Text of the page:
separate plate and container for each species of organism. Incubate the media in the conditions that will be used
for the test of the product to be examined (aerobically, microaerophilically or both, depending on the requirements
of the test organism). The media comply with the test for nutritive properties if there is adequate growth of the test
organisms accompanied by an appropriate colour change in liquid media.
Carry out the test for nutritive properties in the presence of the product to be examined. If growth of the test organisms is notably less than that found in the absence of the product to be examined, the latter contains inhibitory substances that must be neutralised (or their effect otherwise countered, for example, by dilution) before the test for mycoplasmas is carried out. The effectiveness of the neutralisation or other process is checked by repeating the test for inhibitory substances after neutralisation.
TEST FOR MYCOPLASMAS IN THE PRODUCT TO BE EXAMINED
For solid media, use plates 60 mm in diameter and containing 9 ml of medium. Inoculate each of not fewer than two plates of each solid medium with 0.2 ml of the product to be examined and inoculate 10 ml per 100 ml of each
liquid medium. Incubate at 35 °C to 38 °C, aerobically and microaerophilically, for 21 days and at the same time incubate an uninoculated 100 ml portion of each liquid medium for use as a control. If any significant pH change occurs on addition of the product to be examined, restore the liquid medium to its original pH value by the addition of a solution of either sodium hydroxide or hydrochloric acid. On the first, second or third day after inoculation subculture each liquid culture by inoculating each of two plates of each solid medium with 0.2 ml and incubating at 35 °C to 38 °C aerobically and microaerophilically for not less than 21 days. Repeat the procedure on the sixth, seventh or eighth day and again on the thirteenth or fourteenth day of the test. Observe the liquid media every 2 or 3 days and if any colour change occurs subculture immediately. Observe solid media once per week.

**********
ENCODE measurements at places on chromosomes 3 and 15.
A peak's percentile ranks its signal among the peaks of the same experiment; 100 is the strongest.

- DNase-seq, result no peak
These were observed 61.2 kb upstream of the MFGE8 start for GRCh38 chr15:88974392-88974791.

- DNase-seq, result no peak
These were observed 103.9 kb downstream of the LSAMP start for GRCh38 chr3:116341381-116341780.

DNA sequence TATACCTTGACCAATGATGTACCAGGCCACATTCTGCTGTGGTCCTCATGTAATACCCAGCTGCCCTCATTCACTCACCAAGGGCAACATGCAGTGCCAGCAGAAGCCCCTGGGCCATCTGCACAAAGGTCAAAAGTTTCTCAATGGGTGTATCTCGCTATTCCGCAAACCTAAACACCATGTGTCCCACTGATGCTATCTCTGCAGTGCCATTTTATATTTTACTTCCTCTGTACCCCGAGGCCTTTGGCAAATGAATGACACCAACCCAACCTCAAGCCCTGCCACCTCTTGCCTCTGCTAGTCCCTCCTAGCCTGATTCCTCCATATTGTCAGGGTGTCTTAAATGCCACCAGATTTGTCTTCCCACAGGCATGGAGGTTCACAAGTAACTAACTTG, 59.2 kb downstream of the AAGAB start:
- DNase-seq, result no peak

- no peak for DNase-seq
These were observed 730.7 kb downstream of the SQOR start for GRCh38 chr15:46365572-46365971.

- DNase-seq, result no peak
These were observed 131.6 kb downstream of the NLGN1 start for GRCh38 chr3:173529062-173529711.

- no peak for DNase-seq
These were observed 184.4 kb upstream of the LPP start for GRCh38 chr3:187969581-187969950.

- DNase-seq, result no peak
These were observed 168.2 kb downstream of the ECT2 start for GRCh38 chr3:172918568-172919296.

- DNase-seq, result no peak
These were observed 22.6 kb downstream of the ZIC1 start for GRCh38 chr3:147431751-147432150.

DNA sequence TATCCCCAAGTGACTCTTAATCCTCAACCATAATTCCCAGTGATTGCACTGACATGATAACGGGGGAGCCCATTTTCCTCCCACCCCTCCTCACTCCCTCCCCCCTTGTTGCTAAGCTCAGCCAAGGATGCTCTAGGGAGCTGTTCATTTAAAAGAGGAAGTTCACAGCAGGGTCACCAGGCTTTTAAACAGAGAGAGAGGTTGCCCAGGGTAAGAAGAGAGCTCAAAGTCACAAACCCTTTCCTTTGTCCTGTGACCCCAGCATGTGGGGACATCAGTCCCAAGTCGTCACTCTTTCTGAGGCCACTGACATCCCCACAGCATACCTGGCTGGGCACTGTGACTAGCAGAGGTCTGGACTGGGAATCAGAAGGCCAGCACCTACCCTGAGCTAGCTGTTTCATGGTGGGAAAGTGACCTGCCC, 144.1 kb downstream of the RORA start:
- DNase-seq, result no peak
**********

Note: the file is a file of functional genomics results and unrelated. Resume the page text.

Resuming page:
If the liquid media show bacterial or fungal contamination, repeat the test. If, not earlier than 7 days after inoculation, not more than one plate at each stage of the test is accidentally contaminated with bacteria or fungi, or broken, that plate may be ignored provided that on immediate examination it shows no evidence of mycoplasmal growth. If, at any stage of the test, more than one plate is accidentally contaminated with bacteria or fungi, or broken, the test is invalid and must be repeated.